Game ball goes to: Doctson. Oklahoma State could not defend this guy. He ran a slant route and went untouched all the way on his 77-yarder that made it 14-0, then out-leapt OSU safety Jordan Sterns on the next ball thrown his way and went all the way for an 84-yard score. Those were his first two receptions of the day. Doctson's 225 receiving yards on seven catches were 2 yards shy of a single-game school record.
What it means: After Oklahoma and Baylor were defeated earlier Saturday, TCU took care of business at home. We now have four one-loss teams behind Kansas State in the Big 12 standings: Baylor, West Virginia, Oklahoma State and TCU. The Frogs, at 2-1, are technically behind, but regardless, it's going to be a wild race from here, isn't it?
Playoff implication: We'll see how things shake out Sunday, but you'd have to think TCU will move back into the top 10 this week and become the league's highest ranked team. The Horned Frogs still have to run the table and win the Big 12 to crack the final four, but there aren't many tough games left on their schedule.
Best play: The 84-yard score was impressive, but we'll highlight this one-play, 77-yard drive to give TCU the double-digit lead it never relinquished. With Doctson's help, TCU quarterback Trevone Boykin finished with a career-best 451 total yards of offense.
What's next: Oklahoma State wasn't particularly good in any phase or facet Saturday, but the Cowboys are still in the hunt, just like everyone else. They'll host West Virginia next Saturday in Stillwater. TCU stays home next weekend to face a Texas Tech team that snapped its eight-game conference losing streak with a 34-21 win over Kansas on Saturday.
On to the 'bag:
@Jake_Trotter say oklahoma beats baylor(if) and both of them + tcu win the rest of their games (if) what happens? Who do you take?— Isaac (@haas_isaac) October 16, 2014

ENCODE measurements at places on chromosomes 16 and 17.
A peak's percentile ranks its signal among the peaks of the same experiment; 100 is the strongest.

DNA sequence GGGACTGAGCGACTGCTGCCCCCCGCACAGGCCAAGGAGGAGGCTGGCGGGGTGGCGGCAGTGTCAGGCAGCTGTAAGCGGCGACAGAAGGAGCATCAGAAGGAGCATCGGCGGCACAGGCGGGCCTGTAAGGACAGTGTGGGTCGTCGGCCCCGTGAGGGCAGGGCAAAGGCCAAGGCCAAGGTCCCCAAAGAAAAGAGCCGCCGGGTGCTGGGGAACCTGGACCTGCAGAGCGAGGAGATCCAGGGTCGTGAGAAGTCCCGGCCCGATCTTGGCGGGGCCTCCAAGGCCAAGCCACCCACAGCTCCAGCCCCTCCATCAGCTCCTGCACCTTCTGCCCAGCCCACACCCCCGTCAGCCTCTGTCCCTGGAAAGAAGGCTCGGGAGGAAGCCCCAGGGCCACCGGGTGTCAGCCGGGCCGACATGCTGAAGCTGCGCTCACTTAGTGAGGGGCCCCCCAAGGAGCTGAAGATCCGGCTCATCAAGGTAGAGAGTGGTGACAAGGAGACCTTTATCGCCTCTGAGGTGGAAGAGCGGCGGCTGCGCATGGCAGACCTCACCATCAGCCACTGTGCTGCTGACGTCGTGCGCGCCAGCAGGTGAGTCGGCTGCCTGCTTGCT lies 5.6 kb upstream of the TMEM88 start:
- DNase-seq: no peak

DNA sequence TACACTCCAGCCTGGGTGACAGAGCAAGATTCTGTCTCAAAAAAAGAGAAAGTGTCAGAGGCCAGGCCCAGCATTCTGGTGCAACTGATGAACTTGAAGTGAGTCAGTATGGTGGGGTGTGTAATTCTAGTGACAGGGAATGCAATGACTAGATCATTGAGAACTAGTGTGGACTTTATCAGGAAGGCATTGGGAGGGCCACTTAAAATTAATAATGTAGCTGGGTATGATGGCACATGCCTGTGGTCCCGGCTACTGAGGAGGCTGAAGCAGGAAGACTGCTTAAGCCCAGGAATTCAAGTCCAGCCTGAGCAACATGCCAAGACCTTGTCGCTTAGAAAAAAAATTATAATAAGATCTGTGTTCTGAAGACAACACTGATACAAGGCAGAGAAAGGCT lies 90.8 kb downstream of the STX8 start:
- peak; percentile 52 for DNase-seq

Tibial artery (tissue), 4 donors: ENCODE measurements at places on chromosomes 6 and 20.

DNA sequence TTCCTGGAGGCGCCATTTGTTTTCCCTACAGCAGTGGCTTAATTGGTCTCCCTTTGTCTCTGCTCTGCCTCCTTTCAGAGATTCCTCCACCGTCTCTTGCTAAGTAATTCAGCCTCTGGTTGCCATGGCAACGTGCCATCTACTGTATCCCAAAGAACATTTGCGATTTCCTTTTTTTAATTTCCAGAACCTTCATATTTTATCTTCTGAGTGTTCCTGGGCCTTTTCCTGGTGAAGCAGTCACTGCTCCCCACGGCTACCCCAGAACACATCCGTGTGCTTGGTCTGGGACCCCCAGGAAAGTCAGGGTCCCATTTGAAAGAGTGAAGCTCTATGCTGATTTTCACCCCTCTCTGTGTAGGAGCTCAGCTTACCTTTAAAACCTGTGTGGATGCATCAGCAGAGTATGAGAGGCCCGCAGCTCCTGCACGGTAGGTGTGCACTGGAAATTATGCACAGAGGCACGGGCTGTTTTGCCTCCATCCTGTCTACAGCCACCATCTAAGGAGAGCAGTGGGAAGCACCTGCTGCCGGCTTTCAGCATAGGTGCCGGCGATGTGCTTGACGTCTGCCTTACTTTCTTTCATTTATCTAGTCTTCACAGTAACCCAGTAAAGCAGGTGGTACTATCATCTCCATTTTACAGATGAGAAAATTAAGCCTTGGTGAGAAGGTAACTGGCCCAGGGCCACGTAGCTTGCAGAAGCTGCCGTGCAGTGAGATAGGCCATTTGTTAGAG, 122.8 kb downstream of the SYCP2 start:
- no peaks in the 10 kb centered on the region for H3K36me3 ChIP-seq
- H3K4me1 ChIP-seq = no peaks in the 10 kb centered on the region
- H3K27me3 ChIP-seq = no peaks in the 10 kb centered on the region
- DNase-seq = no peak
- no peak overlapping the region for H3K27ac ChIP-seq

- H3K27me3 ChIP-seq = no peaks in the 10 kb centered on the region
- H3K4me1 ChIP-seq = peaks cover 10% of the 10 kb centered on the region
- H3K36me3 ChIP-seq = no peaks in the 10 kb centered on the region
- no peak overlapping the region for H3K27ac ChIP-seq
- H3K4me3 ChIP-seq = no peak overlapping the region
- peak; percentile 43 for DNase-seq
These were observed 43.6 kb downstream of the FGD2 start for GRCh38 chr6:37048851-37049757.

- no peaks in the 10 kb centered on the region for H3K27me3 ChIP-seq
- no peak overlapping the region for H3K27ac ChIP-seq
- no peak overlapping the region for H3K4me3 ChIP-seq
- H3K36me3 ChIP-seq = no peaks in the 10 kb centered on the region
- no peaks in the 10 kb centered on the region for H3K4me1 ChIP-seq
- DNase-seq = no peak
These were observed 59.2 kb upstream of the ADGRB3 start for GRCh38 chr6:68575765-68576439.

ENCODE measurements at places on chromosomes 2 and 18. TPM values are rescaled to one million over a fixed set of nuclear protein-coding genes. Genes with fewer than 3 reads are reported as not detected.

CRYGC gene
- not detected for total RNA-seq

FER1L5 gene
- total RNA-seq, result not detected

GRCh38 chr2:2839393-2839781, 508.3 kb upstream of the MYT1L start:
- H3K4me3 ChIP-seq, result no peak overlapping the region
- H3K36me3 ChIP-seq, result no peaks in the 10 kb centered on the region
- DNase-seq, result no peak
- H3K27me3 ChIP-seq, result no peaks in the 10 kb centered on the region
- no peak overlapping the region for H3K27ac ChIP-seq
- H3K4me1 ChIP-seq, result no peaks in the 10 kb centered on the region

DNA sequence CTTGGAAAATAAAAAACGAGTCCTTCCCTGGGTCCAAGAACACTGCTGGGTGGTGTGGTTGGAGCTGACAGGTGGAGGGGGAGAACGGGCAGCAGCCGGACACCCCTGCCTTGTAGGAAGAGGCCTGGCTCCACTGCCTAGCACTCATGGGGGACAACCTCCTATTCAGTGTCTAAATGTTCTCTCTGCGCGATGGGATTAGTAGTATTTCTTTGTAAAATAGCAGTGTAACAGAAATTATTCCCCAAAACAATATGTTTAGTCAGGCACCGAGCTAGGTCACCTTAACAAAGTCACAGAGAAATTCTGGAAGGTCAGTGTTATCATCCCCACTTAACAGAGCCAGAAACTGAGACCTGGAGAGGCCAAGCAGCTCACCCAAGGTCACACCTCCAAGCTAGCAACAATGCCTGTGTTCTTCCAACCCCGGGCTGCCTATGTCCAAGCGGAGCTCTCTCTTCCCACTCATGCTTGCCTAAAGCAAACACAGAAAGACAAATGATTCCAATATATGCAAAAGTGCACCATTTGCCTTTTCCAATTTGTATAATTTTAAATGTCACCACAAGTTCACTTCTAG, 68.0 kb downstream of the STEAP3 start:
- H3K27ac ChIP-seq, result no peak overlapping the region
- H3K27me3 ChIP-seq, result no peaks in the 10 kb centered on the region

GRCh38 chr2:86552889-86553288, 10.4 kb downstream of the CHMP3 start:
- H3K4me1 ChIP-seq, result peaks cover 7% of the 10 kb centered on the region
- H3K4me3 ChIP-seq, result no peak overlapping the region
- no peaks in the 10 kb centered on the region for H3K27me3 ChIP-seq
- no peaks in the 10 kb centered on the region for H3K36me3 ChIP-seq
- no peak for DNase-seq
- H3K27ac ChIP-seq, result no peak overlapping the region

@Jake_Trotter: So, you're saying all three finish 11-1? The edge in a three-way tie always goes to the team that lost first, and in this case, that would be the Sooners.
@Jake_Trotter If the Big 12 gets left out of the playoff, could that spark the league officials to expand to 12 teams?— Kyle Jacobson (@_KyleJacobson) October 16, 2014
Trotter: It would probably take the Big 12 getting left out three-four years in a row for the league to reconsider expansion. One year won't change anything.
@Jake_Trotter If OU and TCU both win out, do you think style points could somehow vault the Sooners ahead TCU in the committees eyes?— Shane Oltean (@_shane_o_) October 16, 2014
Trotter: I have no idea how the committee would weigh those teams. But if it were me on the selection committee, head-to-head would count for something. And TCU holds the head-to-head advantage. Meaning those Oklahoma style points would have to be considerable.
@Jake_Trotter what is a realistic expectation for OSU's closing schedule? 1-5 or 5-1 or anything in between honestly wouldn't surprise me— Jimmy Shaw (@MCC_Jimmy) October 16, 2014
Trotter: The Cowboys are a hard team to figure out. They haven't looked good these past few games, but is that a case of them not being that good, or is it a case of them playing down to the competition? After all, they did play up to Florida State. Oklahoma State is probably somewhere in between. Based on what I've seen from them, and based on the remaining schedule, which is brutal, 7-5 feels about right. But we will learn a lot more about these Cowboys this weekend. They might be better than that. And they might be worse.
@Jake_Trotter Do my Cowboys have a chance in Cowtown? Will the offense finally look better even tho they're playing best D since FSU?— Nigel Aaron D'Souza (@SQUALLA_WISDOM) October 16, 2014
Trotter: They have a chance, sure. But I don't like this Oklahoma State line against that TCU front, which has been solid, save for the fourth-quarter collapse at Baylor. I think the Cowboys will have a hard time running the ball. I think they will have a hard time protecting Daxx Garman. And when you can't run the ball, and can't protect your quarterback, you usually don't win.
@Jake_Trotter Do you think TCU's defense is down this year, or is Baylor's offense just that destructive?— Conner Morris (@ConnerSaurusRex) October 16, 2014
Trotter: The Baylor offense is just really destructive when it's on. And it was on in the fourth quarter last weekend. This is still a good TCU defense. Chucky Hunter, Paul Dawson and Sam Carter are All-Big 12-caliber players. And Davion Pierson, Marcus Mallet, Kevin White and Chris Hackett are really good, too. When hot, Baylor has the firepower to light up anybody in the country. The Bears just got hot at the wrong time for TCU.